The past few years have been tumultuous for the Financial Services Industry, dominated by Government intervention and the introduction of new legislation. Some aspects of this legislation has been highly controversial and faces constant debate, scrutiny and lobbying for change. Why the fuss? What does it all mean? How does any of this affect the man on the street?
Changes have been made to try and protect consumers. We all remember Westpoint, Storm Financial, Wickham Securities â€” the list could go on from there. All were examples of greed and self-interest, coupled with lack of supervision, leading to many small investors losing their life savings. Also, financial services have traditionally been sales based and commission driven, creating the potential for advice to be skewed towards the remuneration of the adviser, rather than the best interest of the client. Legislative change has endeavoured to correct some of this bias and return the focus to benefitting the client.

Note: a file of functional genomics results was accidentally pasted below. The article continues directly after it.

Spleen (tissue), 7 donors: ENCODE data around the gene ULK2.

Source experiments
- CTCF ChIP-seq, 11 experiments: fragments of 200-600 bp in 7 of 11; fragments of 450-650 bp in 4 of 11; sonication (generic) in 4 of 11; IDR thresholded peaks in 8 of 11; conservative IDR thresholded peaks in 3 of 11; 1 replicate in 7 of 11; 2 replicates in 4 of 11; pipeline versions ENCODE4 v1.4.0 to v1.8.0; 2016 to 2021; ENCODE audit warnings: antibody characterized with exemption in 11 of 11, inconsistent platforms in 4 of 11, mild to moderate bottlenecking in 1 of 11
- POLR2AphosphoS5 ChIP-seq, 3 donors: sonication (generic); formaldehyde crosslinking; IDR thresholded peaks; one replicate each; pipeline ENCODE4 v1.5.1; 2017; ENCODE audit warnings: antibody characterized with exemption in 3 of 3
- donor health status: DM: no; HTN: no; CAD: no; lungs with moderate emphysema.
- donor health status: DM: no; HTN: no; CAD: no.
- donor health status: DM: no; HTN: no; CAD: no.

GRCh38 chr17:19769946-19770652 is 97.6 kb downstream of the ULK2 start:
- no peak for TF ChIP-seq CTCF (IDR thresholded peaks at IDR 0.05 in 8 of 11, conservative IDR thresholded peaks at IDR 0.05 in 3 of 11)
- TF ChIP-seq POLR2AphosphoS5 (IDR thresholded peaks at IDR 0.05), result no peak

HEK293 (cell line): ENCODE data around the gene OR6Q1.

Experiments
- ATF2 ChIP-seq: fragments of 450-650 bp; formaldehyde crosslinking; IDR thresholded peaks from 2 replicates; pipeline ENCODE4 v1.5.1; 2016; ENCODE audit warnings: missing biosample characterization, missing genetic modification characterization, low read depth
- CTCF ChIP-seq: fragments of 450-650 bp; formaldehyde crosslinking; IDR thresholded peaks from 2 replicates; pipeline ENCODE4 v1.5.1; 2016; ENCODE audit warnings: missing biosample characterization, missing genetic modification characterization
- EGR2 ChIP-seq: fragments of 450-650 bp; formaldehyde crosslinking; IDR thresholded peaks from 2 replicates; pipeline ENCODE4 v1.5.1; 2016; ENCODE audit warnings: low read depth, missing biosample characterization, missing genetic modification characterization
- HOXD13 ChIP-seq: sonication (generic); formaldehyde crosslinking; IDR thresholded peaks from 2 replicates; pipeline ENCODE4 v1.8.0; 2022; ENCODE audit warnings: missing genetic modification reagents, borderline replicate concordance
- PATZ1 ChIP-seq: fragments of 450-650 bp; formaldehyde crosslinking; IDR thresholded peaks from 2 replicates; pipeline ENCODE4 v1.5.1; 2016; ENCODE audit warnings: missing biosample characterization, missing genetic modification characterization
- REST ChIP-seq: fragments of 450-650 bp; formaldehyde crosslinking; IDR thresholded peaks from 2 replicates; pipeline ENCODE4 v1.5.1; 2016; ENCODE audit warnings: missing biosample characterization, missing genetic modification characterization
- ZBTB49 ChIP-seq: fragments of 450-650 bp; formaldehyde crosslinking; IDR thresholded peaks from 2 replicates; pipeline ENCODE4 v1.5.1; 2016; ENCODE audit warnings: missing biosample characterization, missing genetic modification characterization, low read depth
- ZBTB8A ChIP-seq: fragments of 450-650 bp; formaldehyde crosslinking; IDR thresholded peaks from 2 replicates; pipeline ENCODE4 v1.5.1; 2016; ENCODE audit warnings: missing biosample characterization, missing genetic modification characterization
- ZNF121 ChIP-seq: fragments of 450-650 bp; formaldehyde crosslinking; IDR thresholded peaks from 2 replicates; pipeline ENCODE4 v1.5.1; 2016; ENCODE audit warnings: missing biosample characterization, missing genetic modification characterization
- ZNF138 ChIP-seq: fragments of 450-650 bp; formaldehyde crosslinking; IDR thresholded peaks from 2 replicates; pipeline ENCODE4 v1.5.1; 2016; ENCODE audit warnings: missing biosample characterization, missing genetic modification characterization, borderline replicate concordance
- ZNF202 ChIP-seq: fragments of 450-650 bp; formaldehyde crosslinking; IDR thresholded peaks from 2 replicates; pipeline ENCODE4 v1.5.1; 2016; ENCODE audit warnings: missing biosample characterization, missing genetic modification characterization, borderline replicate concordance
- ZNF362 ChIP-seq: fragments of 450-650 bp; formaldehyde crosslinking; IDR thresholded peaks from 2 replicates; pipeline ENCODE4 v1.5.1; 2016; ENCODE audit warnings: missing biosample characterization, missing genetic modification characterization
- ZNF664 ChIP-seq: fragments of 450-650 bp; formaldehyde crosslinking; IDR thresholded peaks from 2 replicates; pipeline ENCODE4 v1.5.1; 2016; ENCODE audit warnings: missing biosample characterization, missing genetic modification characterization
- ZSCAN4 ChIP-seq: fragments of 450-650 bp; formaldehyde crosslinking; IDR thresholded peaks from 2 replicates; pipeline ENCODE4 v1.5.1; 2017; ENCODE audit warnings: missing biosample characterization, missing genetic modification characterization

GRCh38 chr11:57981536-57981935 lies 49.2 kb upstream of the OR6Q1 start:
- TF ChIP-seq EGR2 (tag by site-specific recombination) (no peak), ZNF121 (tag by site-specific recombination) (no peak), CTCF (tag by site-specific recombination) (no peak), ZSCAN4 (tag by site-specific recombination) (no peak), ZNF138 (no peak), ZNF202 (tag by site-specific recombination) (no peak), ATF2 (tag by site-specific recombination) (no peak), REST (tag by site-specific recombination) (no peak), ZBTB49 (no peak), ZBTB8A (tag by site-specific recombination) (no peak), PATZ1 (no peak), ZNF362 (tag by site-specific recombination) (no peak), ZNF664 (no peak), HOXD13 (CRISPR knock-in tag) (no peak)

Unfortunately, this protection has come at a cost. Advisers must now satisfy complex, stringent compliance criteria and produce copious quantities of paperwork. What was designed to protect and safeguard, has had the unintended side effect of adding cost. Any advice given must be substantiated, because it is important to be responsible with hard earned savings. However, the cost now precludes some people from seeking simple advice, which is a setback for the entire country. Rather than fight against the system though, we must accept that protection comes at a price and be vigilant about finding out what we are actually paying for.
Real Estate agents commonly quote the Latin phrase ‘caveat emptor’ which loosely translates to ‘Buyer Beware’. This is equally apt for financial advice, not as a justification for bad service, but as a warning to consumers to ask questions and make sure they understand what they are getting. Ask what is involved and how much it will cost, then make an informed decision. Advisers who are proud of their service will be comfortable discussing this with you.